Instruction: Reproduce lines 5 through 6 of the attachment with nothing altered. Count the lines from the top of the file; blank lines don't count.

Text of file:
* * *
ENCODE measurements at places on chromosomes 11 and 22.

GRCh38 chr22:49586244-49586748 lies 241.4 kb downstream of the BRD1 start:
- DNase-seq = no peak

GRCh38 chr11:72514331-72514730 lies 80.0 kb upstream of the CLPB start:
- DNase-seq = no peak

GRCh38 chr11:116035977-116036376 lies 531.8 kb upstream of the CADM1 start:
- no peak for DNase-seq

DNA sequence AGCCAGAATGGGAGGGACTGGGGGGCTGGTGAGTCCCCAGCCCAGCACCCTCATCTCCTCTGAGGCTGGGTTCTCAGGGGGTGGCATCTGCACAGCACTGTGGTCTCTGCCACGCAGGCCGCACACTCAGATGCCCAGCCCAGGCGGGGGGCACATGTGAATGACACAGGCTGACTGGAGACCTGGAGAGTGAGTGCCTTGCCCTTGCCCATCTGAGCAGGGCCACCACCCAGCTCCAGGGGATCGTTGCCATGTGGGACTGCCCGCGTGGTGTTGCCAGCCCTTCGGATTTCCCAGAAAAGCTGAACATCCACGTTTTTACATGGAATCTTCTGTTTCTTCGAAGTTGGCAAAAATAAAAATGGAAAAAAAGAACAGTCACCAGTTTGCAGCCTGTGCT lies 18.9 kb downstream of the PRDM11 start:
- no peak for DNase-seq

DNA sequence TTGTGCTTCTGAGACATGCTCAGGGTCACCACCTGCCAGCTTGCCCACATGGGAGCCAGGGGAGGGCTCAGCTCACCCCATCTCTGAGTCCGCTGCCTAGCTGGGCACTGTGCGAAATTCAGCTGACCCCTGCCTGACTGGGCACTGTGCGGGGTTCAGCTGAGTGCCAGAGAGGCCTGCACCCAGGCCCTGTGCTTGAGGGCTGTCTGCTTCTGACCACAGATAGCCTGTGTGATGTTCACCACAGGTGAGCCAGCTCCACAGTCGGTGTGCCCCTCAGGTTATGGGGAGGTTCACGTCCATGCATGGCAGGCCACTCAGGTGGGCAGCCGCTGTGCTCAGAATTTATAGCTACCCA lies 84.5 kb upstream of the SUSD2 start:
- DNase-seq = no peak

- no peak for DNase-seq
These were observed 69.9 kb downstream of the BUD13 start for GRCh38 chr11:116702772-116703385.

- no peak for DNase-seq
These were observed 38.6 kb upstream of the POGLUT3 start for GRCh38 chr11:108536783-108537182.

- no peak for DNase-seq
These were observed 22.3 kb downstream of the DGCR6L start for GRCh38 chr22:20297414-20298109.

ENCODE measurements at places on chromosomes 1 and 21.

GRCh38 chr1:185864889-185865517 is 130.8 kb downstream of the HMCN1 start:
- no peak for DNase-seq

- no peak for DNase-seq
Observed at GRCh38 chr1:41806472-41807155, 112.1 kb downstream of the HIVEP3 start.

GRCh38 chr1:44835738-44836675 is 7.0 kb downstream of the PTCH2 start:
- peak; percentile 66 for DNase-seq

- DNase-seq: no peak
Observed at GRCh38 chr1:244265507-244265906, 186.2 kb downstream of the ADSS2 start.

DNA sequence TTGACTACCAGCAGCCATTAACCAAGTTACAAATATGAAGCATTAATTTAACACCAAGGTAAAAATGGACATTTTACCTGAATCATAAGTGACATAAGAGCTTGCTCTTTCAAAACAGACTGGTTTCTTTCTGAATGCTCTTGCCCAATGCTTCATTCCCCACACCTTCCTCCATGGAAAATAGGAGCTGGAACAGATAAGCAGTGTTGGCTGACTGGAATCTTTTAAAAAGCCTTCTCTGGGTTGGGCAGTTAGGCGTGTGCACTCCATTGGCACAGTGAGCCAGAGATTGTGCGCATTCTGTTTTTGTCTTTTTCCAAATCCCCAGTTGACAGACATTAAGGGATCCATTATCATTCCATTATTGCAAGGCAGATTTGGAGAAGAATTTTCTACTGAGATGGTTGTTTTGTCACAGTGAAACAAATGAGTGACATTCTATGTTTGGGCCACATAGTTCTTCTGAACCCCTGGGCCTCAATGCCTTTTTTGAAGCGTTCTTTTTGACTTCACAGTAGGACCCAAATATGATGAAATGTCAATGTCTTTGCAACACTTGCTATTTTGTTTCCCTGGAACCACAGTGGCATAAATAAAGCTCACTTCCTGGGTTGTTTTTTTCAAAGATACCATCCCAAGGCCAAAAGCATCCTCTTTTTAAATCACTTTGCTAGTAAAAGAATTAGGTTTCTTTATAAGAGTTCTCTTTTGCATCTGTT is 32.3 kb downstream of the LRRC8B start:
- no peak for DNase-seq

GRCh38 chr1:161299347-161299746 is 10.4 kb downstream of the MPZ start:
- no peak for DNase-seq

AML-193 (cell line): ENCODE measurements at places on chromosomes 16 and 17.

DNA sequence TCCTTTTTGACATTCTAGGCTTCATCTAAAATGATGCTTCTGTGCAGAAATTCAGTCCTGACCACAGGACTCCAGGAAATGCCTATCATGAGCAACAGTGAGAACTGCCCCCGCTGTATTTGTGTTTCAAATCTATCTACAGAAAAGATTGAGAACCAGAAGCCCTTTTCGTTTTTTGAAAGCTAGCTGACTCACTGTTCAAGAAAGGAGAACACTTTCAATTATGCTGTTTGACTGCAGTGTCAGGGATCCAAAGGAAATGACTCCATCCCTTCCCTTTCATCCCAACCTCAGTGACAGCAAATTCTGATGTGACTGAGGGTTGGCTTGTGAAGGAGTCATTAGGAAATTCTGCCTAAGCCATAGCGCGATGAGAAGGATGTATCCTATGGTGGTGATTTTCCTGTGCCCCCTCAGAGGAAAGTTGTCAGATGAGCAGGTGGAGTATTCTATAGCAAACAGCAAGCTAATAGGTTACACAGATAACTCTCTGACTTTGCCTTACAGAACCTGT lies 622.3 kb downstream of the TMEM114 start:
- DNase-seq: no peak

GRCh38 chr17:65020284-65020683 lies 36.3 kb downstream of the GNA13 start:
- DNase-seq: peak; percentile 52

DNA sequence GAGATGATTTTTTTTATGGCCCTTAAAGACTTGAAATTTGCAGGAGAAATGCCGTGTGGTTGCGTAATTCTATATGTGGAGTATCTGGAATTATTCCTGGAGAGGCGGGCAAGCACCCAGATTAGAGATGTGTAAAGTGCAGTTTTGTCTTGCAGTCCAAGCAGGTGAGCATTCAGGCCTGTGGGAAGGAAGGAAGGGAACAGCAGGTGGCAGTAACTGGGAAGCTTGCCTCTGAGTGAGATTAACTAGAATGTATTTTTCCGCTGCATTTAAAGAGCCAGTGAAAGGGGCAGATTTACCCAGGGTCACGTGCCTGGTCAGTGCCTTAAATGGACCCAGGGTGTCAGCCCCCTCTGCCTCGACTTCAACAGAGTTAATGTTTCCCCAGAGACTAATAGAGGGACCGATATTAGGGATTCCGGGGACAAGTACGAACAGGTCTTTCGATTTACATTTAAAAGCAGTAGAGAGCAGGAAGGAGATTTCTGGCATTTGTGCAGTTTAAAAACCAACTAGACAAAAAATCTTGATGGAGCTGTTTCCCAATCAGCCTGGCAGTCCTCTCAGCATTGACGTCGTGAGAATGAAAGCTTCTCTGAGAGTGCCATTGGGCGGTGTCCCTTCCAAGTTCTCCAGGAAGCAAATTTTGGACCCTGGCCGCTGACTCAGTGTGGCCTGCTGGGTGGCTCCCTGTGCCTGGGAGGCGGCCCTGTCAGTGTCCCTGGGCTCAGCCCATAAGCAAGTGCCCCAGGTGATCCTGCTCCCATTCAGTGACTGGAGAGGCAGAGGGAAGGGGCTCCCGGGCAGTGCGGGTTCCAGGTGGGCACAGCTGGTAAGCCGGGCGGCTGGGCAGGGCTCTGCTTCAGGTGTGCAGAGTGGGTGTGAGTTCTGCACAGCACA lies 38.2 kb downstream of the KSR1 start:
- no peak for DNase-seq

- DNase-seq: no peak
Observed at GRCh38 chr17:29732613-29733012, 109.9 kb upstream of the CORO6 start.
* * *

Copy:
- DNase-seq = no peak

GRCh38 chr11:116035977-116036376 lies 531.8 kb upstream of the CADM1 start: